This is a dual narrative shared between Zimri (poor girl who just wants to make music) and Orpheus (rich boy who doesn’t want to fall in line to his dad’s demands). A series of events bring the two together, and Zimri introduces Orpheus to what life is like for the hard-working folks who pack his Amazon Prime packages (okay, so they aren’t Amazon, but that is essentially what they are). They share a passion for music . . . You see where this is heading. The problem for me was that I think you still have to have that passion about music to take this book seriously.
I’m not sure when I lost that, but there did come a day when I no longer saw a Empire Records as a superior film (I still like it, but it just seemed to matter more when I was 16). The end result is that I gave it three stars, but I suspect actual YA readers will enjoy it more.
In Orpheus Chanson’s world, geniuses and prodigies are no longer born or honed through hard work. Instead, procedures to induce Acquired Savant Abilities (ASAs) are now purchased by the privileged. And Orpheus’s father holds the copyright to the ASA procedure.
Zimri Robinson, a natural musical prodigy, is a “plebe”–a worker at the enormous warehouse that supplies an on-line marketplace that has supplanted all commerce. Her grueling schedule and her grandmother’s illness can’t keep her from making music–even if it is illegal.
Orpheus and Zimri are not supposed to meet. He is meant for greatness; she is not. But sometimes, rules are meant to be broken. Here is a thriller, love story, and social experiment that readers will find gripping–and terrifying.
I think the biggest strength in this book is the fact that Zimri clearly loves music because it is part of her soul – she doesn’t need attention, stardom, or money for her music, and that is what really makes her come across as a believable musician. She is also someone deeply connected to her family and her community, and that shines through. She is likeable.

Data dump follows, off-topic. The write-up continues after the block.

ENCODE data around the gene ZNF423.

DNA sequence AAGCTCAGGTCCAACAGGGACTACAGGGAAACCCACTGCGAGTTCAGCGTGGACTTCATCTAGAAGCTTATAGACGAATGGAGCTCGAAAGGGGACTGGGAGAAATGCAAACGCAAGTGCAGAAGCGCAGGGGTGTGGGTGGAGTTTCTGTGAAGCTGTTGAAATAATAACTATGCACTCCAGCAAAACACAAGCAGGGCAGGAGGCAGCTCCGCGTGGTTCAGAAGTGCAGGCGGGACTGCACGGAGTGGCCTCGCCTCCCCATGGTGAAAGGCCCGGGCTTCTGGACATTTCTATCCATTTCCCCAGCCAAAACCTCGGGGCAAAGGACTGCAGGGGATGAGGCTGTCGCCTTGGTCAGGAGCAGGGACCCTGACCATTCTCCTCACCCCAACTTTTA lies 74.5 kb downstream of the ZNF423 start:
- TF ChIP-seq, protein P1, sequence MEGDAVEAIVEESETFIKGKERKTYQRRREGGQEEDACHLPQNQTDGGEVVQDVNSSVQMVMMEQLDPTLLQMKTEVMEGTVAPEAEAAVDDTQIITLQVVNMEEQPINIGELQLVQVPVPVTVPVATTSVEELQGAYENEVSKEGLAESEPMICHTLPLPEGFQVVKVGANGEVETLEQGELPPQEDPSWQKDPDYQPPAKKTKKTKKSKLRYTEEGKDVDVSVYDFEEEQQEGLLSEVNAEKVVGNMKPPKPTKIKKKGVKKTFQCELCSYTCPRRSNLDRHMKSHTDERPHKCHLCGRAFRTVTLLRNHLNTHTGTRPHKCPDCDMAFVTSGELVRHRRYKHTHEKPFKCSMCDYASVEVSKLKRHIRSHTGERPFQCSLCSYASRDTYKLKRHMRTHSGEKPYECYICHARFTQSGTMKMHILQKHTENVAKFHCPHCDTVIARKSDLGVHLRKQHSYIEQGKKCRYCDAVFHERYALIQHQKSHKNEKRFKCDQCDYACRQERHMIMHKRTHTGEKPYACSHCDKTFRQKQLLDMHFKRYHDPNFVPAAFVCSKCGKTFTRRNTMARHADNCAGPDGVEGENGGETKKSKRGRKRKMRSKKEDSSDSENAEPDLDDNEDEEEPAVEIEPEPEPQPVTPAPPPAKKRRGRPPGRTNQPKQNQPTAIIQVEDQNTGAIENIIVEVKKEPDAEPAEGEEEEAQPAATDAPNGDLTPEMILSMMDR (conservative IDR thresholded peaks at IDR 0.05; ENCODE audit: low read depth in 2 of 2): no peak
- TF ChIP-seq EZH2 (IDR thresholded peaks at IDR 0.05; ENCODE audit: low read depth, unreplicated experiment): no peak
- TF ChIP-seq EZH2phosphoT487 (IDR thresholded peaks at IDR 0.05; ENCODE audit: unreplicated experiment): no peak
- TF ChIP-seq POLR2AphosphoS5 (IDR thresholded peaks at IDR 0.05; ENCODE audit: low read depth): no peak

Orpheus is a little less convincing. He waffles between being a vacuous idiot and being someone who can see beyond the “Buzz” of the corporate machine. Dark, smart and broody is more my thing, so this kid who visits the poor side of town in this grimly dystopian setting like it’s a fabulous vacation gets on my nerves.
The first few chapters are boring, but it does get better. Nevertheless, it has an earnestness that more mature readers will probably find a bit silly. Dystopian has always been the genre to point out the evils in society, and this does address several social issues, but the freedom of music might not be the most pressing of evils for some readers. I think it will play better with the target audience of YA rather than adult readers of YA simply because themes of personal expression are more heartfelt to the younger crowd. There are also several nods and winks to pop culture and celebrity that will make this more humorous for a generation inuendated by the vacant and shallow Kardashian machine. Language and situations are appropriate for grades 7+.
I received an ARC from the publisher via NetGalley in exchange for an honest review.